The exhibition

“Satisfying our growing desire to rejuvenate and revitalize, ‘Greenery’ symbolizes the reconnection we seek with nature, one another, and a larger purpose.”

Leatrice Eiseman, Executive Director of the Pantone Color Institute describes here the meaning of 15-0343, better known as “Greenery”, or also Pantone’s colour of the year 2017. Arguably, their choice is not a surprising one, given that almost daily articles are published that relate to a heavily promoted nearly biophilic lifestyle. These articles might be seen in response to the growing awareness of our burgeoning disconnection from nature. Our “urban-induced alienation”, fostered by a massive digitization and a sound understanding of ecological challenges, has led to an idealisation of the natural world as a place soon to be lost where one can find refuge from daily distresses and rediscover one’s self and place in the world. Although nature has been considered the preeminent bourgeois escapist cure since centuries, the “back-to-nature revival” in contemporary popular culture is remarkable.

The exhibition The Best Bogus Botanical Garden then aims to foreground art practices that explore this shifting relationship humans have with nature. More specifically, the participating artists Giovanni Castell (GER), Lisa Creagh (UK), Sakir Gökçebag (TUR), Janaina Mello Landini (BRA), Liz Orton (UK), Jens Rausch (GER), Maren Simon (GER), Katie Spragg (UK), and Sadie Weis (USA) simulate the very nature we have become distanced from, either by manipulating organic elements in new forms, or by inventing their own materials.

To further enhance the illusory character of the works of art, the exhibition is designed to be a fully immersive environment. The Best Bogus Botanical Garden will literally transform the white cube gallery space into a botanical garden, completely artificial, or bogus, in the sense that it will not contain any living organism: either its elements will be artworks, or they will be fake decor pieces.
By devising the exhibition design as such, the curators are aware they are placing themselves on the slippery slope of creating something. However, they do not even pretend to act as artists. They realize they have chosen a definitely idiosyncratic approach to the exhibition, believing that this bold stage-setting and play with modes of display will not only provoke discussions about the undermining of the artist’s and/or curator’s position, but will also provide a unique way of looking at the artworks. In this sense they wish to evoke, through the staging of a fictional environment, the embodied atmosphere (in Gernot Böhme’s interpretation of the concept) of a botanical garden, whilst at the same time they are aware of and playing with the notion of the construction itself.

Pivotal in this entire project then stands the concept of “simulation”. Borrowing from Jean Baudrillard, the simulating process weakens the “truth/falsity differential”: the simulation of both the artists and the curators blurs the boundaries between the original (i.e. nature and a botanical garden, respectively) and the simulacra (i.e. the individual artworks and the exhibition display). The idea of effacing what is real and what is replicated is particularly interesting here because we are no longer that familiar with the original in the first place.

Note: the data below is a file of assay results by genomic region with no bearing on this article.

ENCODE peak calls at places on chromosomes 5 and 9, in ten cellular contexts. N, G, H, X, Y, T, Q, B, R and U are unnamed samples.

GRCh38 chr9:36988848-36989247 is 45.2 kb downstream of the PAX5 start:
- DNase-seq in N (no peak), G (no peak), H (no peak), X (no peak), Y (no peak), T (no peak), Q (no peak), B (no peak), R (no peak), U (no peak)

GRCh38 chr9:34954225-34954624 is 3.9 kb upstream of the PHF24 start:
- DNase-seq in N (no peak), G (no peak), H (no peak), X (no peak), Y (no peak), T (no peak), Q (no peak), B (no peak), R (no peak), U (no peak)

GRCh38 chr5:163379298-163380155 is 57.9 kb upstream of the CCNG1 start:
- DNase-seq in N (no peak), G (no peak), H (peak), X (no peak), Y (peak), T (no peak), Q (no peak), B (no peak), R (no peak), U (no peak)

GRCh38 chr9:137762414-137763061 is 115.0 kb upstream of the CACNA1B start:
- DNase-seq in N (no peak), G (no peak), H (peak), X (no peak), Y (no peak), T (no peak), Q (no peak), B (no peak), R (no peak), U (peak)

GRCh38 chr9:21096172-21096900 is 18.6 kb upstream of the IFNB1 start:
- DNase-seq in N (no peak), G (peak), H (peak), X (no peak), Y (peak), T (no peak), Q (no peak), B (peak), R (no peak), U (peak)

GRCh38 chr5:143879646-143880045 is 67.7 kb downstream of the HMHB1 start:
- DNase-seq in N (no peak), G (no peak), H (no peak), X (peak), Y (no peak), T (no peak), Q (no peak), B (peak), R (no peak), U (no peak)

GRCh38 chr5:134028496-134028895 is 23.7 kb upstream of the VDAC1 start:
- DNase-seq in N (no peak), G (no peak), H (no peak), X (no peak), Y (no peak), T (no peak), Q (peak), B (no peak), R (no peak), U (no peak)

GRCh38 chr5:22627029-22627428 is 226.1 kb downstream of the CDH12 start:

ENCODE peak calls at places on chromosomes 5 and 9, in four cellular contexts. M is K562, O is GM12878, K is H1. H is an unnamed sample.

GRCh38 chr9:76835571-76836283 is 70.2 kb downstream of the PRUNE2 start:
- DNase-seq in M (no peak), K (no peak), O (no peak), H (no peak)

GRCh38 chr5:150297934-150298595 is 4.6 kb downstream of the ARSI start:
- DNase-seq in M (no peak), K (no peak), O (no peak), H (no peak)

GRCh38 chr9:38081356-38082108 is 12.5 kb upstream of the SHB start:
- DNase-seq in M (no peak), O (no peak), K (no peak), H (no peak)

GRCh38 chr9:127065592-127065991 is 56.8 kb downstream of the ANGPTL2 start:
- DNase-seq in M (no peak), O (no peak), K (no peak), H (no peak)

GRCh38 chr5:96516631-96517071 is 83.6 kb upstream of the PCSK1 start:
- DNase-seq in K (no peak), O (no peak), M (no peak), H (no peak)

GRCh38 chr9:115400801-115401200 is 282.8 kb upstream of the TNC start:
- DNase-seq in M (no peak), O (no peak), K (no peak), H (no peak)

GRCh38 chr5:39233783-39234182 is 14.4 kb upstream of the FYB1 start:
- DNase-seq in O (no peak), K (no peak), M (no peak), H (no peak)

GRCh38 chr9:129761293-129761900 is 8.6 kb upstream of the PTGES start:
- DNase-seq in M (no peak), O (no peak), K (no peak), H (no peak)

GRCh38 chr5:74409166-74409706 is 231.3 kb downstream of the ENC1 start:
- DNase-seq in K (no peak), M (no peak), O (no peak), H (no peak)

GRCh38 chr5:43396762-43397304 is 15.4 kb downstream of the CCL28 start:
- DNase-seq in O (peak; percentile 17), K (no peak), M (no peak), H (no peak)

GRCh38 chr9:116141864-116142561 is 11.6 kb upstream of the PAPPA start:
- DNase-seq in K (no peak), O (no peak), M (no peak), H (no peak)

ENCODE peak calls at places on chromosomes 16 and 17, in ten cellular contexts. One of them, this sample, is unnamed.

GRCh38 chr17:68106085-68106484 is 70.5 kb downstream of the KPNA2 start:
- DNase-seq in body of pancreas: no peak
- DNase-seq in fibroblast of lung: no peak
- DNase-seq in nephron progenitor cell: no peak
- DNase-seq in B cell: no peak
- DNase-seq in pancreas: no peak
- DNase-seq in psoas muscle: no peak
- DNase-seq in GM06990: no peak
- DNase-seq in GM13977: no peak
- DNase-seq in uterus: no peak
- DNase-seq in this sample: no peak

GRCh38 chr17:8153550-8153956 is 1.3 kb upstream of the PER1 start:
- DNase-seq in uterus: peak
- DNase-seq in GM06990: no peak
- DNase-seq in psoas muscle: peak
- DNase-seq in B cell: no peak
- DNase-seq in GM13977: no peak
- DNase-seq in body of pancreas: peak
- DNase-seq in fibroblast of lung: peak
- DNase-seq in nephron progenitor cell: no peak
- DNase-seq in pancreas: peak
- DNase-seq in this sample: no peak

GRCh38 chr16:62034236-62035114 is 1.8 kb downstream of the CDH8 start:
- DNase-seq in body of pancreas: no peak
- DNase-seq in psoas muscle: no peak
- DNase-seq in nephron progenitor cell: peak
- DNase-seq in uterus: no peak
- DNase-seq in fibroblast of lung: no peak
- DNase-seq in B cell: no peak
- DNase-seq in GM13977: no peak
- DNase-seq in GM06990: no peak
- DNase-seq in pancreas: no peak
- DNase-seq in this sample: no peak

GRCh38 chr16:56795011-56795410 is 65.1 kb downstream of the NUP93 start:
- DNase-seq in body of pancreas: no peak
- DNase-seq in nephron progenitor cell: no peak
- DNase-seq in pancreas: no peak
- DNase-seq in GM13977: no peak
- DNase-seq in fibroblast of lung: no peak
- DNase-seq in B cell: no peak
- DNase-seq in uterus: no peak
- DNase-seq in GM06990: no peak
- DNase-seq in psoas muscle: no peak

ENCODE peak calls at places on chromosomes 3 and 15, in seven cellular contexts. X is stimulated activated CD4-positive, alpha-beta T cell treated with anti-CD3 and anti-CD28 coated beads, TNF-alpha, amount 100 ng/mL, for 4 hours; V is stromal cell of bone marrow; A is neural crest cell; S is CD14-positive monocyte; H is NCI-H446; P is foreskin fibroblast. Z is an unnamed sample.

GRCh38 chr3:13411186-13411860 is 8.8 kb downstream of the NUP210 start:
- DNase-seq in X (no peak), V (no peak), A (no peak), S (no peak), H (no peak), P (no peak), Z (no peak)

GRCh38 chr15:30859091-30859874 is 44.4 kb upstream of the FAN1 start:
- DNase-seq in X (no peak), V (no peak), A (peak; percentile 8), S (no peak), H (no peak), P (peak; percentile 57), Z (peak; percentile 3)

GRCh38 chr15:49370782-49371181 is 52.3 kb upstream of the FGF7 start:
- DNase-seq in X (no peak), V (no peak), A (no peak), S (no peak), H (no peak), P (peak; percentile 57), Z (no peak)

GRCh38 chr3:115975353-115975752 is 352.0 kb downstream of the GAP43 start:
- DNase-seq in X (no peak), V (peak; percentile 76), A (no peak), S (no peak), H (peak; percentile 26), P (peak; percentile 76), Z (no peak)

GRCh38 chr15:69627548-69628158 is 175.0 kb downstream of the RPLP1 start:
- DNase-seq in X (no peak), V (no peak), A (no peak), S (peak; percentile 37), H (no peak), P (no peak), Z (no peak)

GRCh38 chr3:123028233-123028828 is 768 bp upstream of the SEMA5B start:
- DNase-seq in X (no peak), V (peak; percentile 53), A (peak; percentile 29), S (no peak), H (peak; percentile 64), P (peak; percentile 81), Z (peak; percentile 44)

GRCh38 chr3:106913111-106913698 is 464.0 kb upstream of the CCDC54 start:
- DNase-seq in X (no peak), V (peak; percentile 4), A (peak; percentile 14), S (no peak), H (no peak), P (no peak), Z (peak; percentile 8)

In line with this, attention is almost automatically drawn to the materiality of the atmosphere and artworks. The way both are produced becomes crucial to convincingly convey the illusion. Contrary to minimal or conceptual projects, the physical object thus stands at the heart of this exhibition. It could be said that The Best Bogus Botanical Garden that functions via its materiality, particularly when considering that “with materiality, the experience of the viewer is essential, providing completion of art through bodily perception.” This condition is particularly vital when considering the interrelationship between the physical attributes of the gallery space and the exhibited artworks. The aesthetic experience of the visitors is, in fact, strictly bound to an ontological co-dependence between the material presence of the immersive environment and that of the artistic objects, whose reception would be unavoidably altered by their placement in a more conventional white cube space. In this situation, the objectual quality of each artwork is exalted precisely by its association with the surrounding simulated environment and its multi-sensorial impact upon the visitors.

Admittedly, this very materiality also goes hand in hand with the notion of kitsch. By using a mode of display that could arguably be considered decorative, and the abundance of plastic which could lead one to think about a bad taste in gimmicky objects, the exhibition aura is tainted by hints of kitsch. However, being aware of this, the curators have decided to play with it in a tongue-in-cheek kind of way, as the sentimental and ironic character of kitsch matches with their exhibition concept that responds to a longing for a nature nearly lost with artificiality.

Interestingly, kitsch has its origins in cheap mass-production, and considering the exhibition space (a commercial gallery), this adds another layer to The Best Bogus Botanical Garden. The natural world essentially does not have a specific owner, but by recreating it in a setting devised for consumption, this becomes an option.

But then again, it is all bogus.